Details zur Publikation
|DOI / URL||Link|
|Titel (primär)||No consistent effect of plant species richness on resistance to simulated climate change for above- or below-ground processes in managed grasslands|
|Autor||Dormann, C.F.; von Riedmatten, L.R.; Scherer-Lorenzen, M.;|
|Journal / Serie||BMC Ecology|
|POF III (gesamt)||T11;|
|Keywords||Climate change manipulation – C-pool – Ecosystem function – N-pool – Productivity – Species richness – Temperate grassland – Vegetation|
Species richness affects processes and functions in many ecosystems. Since management of temperate grasslands is directly affecting species composition and richness, it can indirectly govern how systems respond to fluctuations in environmental conditions. Our aim in this study was to investigate whether species richness in managed grasslands can buffer the effects of drought and warming manipulations and hence increase the resistance to climate change. We established 45 plots in three regions across Germany, each with three different management regimes (pasture, meadow and mown pasture). We manipulated spring warming using open-top chambers and summer drought using rain-out shelters for 4 weeks.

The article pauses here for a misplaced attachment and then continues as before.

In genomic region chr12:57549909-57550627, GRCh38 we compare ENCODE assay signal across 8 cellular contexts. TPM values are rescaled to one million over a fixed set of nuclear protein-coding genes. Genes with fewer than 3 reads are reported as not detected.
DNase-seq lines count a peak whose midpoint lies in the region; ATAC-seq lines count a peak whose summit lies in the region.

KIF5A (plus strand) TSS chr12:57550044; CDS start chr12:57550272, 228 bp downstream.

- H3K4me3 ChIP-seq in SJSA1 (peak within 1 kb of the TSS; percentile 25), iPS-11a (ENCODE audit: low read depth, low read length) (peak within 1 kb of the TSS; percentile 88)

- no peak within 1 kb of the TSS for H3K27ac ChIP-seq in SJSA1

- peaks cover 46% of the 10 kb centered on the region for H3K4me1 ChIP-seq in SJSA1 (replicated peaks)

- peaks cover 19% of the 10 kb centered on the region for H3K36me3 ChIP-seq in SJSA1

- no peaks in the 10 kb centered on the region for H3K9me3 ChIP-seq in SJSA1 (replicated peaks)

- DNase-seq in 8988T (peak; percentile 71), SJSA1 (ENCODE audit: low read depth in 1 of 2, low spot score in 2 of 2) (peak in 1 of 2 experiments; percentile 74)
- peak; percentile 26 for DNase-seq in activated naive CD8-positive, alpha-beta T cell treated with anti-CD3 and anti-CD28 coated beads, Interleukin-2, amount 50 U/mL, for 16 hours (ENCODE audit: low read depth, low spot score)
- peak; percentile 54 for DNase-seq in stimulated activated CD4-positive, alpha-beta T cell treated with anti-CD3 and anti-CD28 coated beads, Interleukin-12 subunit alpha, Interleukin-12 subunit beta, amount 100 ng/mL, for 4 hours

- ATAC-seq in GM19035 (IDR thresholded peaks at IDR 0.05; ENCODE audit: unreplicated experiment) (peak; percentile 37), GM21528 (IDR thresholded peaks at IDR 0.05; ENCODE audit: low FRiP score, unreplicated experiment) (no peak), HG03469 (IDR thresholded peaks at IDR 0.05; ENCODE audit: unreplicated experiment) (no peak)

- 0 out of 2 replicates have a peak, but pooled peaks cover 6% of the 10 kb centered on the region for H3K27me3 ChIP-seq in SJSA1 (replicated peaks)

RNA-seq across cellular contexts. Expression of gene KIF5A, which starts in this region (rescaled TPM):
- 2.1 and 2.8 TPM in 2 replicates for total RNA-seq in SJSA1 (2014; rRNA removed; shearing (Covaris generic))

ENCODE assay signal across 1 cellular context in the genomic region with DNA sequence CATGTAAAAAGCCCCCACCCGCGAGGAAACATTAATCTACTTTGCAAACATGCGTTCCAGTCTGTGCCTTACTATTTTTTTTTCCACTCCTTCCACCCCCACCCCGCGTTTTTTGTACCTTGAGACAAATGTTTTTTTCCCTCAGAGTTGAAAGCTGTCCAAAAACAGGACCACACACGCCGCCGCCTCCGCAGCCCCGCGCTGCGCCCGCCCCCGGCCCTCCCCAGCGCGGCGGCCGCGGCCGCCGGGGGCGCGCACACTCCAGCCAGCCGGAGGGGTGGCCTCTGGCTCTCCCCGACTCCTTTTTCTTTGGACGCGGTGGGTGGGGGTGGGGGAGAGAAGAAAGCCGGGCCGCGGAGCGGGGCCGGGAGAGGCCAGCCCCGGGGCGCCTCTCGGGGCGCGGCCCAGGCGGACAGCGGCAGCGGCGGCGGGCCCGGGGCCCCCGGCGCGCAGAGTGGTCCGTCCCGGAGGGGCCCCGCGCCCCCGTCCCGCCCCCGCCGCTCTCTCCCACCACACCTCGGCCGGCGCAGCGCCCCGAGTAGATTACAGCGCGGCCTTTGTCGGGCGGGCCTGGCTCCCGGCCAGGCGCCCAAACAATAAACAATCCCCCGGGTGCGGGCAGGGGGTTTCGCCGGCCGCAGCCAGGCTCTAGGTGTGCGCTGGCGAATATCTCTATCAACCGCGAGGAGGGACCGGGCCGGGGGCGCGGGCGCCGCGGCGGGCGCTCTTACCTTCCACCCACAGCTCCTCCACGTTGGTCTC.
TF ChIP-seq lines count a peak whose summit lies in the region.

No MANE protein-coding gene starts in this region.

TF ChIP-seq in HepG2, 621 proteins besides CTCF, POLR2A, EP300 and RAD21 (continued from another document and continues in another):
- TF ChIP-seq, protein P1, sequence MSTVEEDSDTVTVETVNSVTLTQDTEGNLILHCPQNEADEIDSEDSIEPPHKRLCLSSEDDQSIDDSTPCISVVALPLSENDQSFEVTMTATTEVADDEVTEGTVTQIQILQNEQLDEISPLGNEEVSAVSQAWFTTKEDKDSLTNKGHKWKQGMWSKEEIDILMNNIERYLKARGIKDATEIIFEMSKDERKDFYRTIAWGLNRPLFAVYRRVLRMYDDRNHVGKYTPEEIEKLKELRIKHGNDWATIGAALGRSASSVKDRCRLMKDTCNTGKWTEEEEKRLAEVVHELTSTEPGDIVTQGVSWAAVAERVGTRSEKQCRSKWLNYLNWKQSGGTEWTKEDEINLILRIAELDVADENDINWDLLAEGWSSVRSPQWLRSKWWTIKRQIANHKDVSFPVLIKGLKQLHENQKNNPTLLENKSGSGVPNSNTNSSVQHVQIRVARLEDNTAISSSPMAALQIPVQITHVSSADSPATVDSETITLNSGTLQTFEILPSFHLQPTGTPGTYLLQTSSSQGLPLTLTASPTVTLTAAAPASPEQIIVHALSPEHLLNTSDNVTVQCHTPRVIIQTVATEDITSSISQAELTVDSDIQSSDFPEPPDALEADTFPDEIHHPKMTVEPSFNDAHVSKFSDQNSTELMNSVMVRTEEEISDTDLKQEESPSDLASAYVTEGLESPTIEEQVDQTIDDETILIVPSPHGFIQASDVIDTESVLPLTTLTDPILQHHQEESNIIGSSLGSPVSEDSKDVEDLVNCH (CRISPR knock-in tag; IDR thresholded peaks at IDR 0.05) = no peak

Measurements of species richness, above- and below-ground biomass and soil carbon and nitrogen concentrations showed significant but inconsistent differences among regions, managements and manipulations. We detected a three-way interaction between species richness, management and region, indicating that our study design was sensitive enough to detect even intricate effects.
We could not detect a pervasive effect of species richness on biomass differences between treatments and controls, indicating that a combination of spring warming and summer drought effects on grassland systems are not consistently moderated by species richness. We attribute this to the relatively high number of species even at low richness levels, which already provides the complementarity required for positive biodiversity–ecosystem functioning relationships. A review of the literature also indicates that climate manipulations largely fail to show richness-buffering, while natural experiments do, suggesting that such manipulations are milder than reality or incur treatment artefacts.
|Dormann, C.F., von Riedmatten, L.R., Scherer-Lorenzen, M. (2017):
No consistent effect of plant species richness on resistance to simulated climate change for above- or below-ground processes in managed grasslands
BMC Ecology 17 , art. 23